2018 CTC Progress Report

Coastal Trails Coalition, Inc. (CTC) is a non-profit corporation whose mission is to assist in developing the Coastal Trails Network, a 30-mile network of rail trails, shared-use paths and bike lanes connecting the communities of Amesbury, Newbury, Newburyport and Salisbury.  Formed in 2004 with the support of the Essex National Heritage Commission, the National Park Service Rivers and Trails Program, and the Merrimack Valley Planning Commission, CTC continues to be a tax-exempt 501(c)(3) all-volunteer organization.  Donations to CTC are tax deductible as charitable donations.  CTC invests 100% of donations, grants and membership contributions in the trail network.

With the completion in 2018 of the 1.9-mile Whittier Bridge Shared-Use Path and 1.4 miles of Phase II of the Clipper City Rail Trail, 20 miles (2/3rds) of the network is now complete.  Local residents and visitors of all ages use the network to get to work and school, to trains and buses, and for exercise, dog-walking, family exploration and rehabilitation.  The trails have become an integral part of peoples’ lives and neighborhoods.  CTC will continue to work with our State Senators and Representatives, the four local communities, and the Massachusetts Department of Transportation (MassDOT) to complete the trail network.

Special Thanks to MassDOT and the MVMPO

We would like to express our heartfelt appreciation for the vital and constructive role that MassDOT’s Highway Division and the Merrimack Valley Metropolitan Planning Organization (MVMPO) continue to play in developing the Coastal Trails Network.  

In recent years MassDOT undertook responsibility for designing and constructing the Salisbury Rail Trail Connector under the Gillis Bridge and the Whittier Bridge Shared-Use Path.  MassDOT also funded the design and construction of a trailhead and a stairway to the shared-use path at Main Street in Amesbury and a trail connection between Amesbury and Salisbury under I-95 as well as covering a significant shortfall in design funding for the Border to Boston Trail project.

The MVMPO is a regional committee that allocates Federal and State funds to highway, bridge, transit and trail projects in the region under its Transportation Improvement Program (TIP).  The MVMPO is comprised of representatives of the State Secretary of Transportation, the Executive Directors of the Merrimack Valley Planning Commission and the Merrimack Valley Regional Transit Authority as well as representatives of certain Merrimack Valley cities and towns. Over the years the MVMPO has provided construction funding for the Clipper City Rail Trail in Newburyport, Salisbury’s Eastern Marsh Trail and Amesbury’s Riverwalk and its current TIP includes funding for additional Coastal Trails Network projects.   

MassDOT Completed Shared-Use Path on the new I-95 Whittier Bridge during 2018

MassDOT’s project to replace the I-95 Whittier Bridge over the Merrimack River was completed in the fall of 2018 and included a shared-use path as part of the bridge replacement project, the first such path on an interstate highway bridge in Massachusetts.  The shared-use path has been named the Garrison Trail in honor of Newburyport’s famous abolitionist William Lloyd Garrison.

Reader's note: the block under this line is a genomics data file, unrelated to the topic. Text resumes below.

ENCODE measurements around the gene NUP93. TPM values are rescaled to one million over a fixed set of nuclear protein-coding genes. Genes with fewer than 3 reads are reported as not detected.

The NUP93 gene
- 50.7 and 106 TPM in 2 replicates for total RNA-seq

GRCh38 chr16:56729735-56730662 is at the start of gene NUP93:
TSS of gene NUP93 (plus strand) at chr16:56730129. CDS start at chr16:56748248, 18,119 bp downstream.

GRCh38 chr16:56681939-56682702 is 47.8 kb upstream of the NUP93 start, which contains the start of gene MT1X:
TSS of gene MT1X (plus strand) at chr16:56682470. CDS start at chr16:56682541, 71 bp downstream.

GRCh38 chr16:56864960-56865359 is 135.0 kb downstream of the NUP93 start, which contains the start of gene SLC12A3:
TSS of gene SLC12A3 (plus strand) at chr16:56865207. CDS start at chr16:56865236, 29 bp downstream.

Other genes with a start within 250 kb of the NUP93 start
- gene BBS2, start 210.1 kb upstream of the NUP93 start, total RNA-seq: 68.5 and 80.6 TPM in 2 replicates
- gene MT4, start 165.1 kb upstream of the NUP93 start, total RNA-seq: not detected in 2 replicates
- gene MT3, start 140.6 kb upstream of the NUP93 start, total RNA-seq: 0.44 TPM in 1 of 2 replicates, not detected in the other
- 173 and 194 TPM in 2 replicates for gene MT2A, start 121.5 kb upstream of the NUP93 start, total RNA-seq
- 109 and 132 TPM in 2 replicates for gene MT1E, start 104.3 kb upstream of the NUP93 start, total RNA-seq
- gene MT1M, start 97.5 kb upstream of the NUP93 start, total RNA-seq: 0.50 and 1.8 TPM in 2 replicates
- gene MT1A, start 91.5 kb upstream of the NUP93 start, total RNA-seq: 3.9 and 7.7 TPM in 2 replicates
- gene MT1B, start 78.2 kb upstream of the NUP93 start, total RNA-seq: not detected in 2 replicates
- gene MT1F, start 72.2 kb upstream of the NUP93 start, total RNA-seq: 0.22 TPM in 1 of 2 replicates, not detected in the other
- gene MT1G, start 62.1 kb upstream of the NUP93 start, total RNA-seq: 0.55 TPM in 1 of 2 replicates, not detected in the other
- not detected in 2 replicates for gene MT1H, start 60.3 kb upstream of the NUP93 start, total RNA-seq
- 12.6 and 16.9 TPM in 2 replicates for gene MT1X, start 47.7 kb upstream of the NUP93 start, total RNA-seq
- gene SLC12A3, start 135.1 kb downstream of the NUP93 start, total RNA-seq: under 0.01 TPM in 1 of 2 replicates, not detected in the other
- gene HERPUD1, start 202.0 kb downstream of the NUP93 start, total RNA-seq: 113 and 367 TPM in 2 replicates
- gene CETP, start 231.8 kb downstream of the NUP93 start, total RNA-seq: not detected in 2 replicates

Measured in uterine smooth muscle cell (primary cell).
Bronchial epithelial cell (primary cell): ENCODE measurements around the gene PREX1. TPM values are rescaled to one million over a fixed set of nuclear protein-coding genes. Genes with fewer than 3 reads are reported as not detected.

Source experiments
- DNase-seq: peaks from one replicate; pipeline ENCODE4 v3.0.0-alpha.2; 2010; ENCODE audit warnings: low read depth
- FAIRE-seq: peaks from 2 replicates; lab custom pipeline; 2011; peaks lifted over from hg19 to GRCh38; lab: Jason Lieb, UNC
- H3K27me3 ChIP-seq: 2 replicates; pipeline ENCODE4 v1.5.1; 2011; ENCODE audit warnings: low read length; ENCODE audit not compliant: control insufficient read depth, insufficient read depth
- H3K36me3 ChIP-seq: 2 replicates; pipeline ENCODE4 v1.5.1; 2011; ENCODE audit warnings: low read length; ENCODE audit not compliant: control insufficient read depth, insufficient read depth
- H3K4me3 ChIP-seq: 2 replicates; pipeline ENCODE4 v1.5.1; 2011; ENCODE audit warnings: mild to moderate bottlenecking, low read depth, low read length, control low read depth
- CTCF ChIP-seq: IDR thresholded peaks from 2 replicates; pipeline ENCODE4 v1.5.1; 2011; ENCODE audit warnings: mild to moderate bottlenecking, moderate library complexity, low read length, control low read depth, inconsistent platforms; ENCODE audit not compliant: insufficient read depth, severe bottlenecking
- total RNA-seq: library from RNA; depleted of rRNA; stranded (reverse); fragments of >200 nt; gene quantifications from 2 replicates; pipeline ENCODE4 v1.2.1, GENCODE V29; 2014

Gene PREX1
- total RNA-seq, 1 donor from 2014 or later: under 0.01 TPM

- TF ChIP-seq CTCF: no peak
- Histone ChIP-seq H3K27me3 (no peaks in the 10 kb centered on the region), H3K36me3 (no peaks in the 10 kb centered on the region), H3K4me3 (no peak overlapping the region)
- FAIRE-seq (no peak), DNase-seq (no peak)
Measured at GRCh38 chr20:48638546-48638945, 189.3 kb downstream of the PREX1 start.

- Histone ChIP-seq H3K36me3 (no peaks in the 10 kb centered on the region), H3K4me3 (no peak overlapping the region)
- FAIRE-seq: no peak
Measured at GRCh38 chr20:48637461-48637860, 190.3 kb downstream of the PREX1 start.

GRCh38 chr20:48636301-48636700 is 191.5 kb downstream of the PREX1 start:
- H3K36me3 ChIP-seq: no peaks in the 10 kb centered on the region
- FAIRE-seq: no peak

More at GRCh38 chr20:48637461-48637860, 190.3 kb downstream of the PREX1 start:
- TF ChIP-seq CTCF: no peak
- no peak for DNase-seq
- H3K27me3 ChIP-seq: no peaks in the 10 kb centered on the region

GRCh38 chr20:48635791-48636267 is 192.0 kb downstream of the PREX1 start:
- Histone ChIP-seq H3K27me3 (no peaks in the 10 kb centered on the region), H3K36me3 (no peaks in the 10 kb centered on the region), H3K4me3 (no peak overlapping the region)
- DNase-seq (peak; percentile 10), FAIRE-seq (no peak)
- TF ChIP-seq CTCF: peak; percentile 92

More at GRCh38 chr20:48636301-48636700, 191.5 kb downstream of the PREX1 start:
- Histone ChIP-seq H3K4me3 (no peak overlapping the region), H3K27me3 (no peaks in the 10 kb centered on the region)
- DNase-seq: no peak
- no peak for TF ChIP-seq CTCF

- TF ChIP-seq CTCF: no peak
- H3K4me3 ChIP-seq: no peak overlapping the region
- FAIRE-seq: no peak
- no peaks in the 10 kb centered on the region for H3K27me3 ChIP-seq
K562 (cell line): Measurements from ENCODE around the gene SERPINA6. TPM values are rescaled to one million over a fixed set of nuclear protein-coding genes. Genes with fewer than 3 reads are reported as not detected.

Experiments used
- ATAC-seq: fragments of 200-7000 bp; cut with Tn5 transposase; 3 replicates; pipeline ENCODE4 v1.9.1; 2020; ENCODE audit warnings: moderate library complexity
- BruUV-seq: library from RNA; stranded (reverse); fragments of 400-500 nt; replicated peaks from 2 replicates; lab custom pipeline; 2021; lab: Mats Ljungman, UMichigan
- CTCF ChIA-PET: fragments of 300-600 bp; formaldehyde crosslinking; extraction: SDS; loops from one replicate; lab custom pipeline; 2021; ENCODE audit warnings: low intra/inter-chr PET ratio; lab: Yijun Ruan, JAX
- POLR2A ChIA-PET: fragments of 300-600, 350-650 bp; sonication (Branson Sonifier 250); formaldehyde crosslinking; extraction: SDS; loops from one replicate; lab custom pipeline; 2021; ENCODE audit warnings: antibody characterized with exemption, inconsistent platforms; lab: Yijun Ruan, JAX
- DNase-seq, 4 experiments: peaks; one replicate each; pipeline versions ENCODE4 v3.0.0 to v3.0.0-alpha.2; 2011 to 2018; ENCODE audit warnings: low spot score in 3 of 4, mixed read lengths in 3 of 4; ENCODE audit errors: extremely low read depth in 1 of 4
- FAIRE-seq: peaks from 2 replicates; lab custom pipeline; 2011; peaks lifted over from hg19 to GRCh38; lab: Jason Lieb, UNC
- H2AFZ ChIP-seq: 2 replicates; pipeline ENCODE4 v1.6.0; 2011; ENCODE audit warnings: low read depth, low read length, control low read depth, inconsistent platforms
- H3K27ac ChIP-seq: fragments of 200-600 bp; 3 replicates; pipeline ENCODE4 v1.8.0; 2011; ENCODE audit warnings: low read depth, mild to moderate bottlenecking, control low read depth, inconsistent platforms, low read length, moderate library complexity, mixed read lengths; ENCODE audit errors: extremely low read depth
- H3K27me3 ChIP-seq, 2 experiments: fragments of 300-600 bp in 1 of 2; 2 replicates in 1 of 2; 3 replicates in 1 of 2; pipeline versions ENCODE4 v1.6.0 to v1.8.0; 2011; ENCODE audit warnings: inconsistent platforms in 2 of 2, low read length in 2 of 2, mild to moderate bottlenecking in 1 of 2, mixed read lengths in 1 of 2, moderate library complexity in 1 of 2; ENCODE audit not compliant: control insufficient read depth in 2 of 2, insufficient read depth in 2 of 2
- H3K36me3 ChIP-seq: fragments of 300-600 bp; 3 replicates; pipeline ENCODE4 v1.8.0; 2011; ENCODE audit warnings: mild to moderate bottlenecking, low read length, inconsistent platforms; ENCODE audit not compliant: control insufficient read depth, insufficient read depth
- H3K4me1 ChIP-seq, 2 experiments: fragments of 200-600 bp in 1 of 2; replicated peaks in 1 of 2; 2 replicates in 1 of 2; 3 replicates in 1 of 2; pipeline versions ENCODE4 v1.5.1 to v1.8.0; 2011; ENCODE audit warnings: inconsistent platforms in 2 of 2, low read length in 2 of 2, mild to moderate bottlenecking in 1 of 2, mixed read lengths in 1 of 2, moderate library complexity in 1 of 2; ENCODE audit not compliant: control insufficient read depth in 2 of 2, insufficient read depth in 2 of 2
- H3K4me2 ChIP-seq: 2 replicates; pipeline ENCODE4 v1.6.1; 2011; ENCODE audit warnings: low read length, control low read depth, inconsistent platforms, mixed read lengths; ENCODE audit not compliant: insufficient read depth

The new 1.9-mile path permits pedestrian and bicycle travel across the Merrimack River between Amesbury, Salisbury and Newburyport.  It extends from the Route 113 Park and Ride in Newburyport to Route 110 in Salisbury and provides easy access to Maudslay State Park.  

Leaders of the local communities and CTC successfully advocated for including the shared-use path in the bridge project.  CTC also organized a committee of local municipal leaders, historians, cultural leaders and naturalists to work with MassDOT to develop entrance signs for the Garrison Trail and a series of interpretive sign panels featuring local history, nature and culture as well as local attractions.  The interpretive panels are located at scenic overlooks on the new Whittier Bridge and at entrances to the shared-use path.

Construction of 1.4 miles of Phase II of Newburyport’s Clipper City Rail Trail Completed

Construction of Phase II of the Clipper City Rail Trail and Harborwalk commenced in 2016 and most of it was completed during 2018.  The 1.4-mile completed section extends from Water Street through the South End and passes under High Street at March’s Hill Park.  It then continues to Parker Street in Newbury.  The trail will also continue from Water Street along the harbor front and connect to the central waterfront and boardwalk.  The City funded design of the trail and also installed sculptures and public art along it.  The MVMPO committed $4.4 million of highway funds to construct the trail.  During construction contaminated soil was discovered under a short section of the trail along the harbor front.  The City is working to secure additional funding for the cleanup so the rest of the trail can be completed during 2019 or 2020. 

Braunhardt Little River Trail Added to Coastal Trails Network